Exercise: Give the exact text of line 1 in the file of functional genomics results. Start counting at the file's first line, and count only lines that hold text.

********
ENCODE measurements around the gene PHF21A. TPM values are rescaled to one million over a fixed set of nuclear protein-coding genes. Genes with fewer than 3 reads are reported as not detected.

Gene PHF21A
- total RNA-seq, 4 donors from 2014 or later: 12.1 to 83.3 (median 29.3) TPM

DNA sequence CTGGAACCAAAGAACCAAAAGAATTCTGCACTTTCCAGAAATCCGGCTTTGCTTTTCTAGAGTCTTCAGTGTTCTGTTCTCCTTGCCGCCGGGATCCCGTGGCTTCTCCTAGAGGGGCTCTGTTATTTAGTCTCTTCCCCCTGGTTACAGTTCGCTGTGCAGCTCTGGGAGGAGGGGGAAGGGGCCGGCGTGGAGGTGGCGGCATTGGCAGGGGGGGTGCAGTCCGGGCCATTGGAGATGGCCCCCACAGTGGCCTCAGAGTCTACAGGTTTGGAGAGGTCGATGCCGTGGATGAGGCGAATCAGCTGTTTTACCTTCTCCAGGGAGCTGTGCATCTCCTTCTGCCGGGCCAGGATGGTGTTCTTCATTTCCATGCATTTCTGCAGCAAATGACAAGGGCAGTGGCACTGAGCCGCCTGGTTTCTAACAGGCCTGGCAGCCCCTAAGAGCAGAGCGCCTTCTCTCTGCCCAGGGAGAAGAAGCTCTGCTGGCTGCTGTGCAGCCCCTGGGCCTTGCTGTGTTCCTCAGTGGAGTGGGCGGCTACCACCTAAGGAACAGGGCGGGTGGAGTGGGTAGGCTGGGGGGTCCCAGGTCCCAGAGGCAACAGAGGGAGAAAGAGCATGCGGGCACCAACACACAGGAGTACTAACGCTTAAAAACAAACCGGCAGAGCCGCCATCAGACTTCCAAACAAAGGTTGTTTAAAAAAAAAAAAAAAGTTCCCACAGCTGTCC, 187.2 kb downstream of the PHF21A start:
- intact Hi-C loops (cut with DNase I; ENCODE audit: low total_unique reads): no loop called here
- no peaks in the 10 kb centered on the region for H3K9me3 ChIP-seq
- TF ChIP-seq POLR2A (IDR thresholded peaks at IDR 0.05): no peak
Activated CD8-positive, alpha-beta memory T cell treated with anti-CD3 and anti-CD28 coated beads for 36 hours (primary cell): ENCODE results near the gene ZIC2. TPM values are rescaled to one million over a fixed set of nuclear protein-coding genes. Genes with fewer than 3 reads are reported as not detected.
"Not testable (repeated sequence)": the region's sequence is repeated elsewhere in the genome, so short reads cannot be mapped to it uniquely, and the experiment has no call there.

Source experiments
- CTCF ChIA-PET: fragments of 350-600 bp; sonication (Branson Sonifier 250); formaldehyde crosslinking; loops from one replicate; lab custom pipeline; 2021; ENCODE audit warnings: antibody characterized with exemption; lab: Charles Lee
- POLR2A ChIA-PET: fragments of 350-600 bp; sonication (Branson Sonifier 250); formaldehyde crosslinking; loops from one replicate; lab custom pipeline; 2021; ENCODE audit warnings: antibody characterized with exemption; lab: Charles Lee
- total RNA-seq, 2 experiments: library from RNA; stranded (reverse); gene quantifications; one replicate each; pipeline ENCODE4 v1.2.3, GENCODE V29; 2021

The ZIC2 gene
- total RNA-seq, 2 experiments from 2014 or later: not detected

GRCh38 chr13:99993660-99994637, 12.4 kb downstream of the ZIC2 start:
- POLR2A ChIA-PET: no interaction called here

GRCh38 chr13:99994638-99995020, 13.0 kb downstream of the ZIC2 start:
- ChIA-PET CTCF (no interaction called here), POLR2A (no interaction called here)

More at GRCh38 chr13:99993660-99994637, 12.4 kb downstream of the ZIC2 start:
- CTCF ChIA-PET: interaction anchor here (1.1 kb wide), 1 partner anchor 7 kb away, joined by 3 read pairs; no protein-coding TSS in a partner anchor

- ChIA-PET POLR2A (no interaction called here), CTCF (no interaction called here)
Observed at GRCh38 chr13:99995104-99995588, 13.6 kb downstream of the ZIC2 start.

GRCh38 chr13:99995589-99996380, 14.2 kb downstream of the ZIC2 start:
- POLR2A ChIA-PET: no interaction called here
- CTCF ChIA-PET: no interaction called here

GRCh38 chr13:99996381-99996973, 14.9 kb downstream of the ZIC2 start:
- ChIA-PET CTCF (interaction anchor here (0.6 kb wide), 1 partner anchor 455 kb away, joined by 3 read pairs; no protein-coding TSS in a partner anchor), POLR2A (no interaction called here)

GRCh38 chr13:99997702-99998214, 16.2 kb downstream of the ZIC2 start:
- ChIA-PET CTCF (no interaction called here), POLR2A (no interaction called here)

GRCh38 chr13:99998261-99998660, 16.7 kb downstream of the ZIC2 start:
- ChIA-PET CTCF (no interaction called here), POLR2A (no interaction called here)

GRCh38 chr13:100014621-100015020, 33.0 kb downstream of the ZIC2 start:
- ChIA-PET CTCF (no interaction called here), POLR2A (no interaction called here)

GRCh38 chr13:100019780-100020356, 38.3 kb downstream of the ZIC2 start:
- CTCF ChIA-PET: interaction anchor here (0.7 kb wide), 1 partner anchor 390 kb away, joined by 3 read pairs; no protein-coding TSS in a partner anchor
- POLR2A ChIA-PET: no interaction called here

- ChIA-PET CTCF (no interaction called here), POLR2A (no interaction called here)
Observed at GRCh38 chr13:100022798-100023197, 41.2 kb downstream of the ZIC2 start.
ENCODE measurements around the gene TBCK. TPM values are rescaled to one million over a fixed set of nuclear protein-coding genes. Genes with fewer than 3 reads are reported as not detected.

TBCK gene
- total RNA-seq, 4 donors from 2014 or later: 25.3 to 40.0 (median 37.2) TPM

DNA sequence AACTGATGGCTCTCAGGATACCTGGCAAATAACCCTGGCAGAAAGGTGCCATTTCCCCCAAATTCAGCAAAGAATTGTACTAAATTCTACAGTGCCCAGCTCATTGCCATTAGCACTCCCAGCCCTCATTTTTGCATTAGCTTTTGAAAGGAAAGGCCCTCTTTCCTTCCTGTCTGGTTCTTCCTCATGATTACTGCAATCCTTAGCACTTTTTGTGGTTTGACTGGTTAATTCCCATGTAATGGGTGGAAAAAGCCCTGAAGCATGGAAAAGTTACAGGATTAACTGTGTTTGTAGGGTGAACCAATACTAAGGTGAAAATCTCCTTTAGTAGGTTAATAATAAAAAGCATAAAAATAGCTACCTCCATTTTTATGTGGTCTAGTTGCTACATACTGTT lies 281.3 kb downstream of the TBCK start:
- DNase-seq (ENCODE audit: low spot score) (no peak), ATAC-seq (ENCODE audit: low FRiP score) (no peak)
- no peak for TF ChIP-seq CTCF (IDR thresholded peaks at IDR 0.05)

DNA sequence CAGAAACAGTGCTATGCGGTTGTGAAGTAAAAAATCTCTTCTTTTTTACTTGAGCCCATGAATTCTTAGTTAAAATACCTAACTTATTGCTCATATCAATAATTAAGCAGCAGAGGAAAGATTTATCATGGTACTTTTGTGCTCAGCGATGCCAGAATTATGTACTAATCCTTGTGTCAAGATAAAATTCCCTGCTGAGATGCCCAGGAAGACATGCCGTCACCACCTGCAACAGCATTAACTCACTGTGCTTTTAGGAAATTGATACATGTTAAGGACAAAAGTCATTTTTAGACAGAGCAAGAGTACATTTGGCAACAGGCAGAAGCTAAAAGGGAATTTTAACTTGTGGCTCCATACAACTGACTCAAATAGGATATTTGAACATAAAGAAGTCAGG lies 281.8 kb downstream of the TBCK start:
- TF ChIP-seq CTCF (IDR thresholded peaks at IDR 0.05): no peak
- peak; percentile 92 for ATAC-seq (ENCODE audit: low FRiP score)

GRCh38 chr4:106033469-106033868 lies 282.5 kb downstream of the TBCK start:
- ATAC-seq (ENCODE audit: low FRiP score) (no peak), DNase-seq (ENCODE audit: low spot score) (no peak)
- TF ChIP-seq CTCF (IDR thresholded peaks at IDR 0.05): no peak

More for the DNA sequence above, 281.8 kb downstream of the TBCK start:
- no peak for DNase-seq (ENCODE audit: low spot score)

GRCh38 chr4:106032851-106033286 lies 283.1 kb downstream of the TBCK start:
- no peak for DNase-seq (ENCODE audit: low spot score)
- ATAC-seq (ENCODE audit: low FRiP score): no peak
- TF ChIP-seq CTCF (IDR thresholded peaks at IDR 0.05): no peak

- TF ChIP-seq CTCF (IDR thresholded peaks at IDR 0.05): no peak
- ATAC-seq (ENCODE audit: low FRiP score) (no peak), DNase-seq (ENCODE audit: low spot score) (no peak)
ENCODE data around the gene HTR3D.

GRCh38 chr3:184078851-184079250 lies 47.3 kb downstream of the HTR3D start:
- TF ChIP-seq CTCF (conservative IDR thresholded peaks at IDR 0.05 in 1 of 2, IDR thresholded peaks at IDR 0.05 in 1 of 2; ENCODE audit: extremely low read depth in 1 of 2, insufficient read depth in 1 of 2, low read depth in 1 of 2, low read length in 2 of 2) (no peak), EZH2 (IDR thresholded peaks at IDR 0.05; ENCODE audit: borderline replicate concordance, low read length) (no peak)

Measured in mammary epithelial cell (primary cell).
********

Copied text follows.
ENCODE measurements around the gene PHF21A. TPM values are rescaled to one million over a fixed set of nuclear protein-coding genes. Genes with fewer than 3 reads are reported as not detected.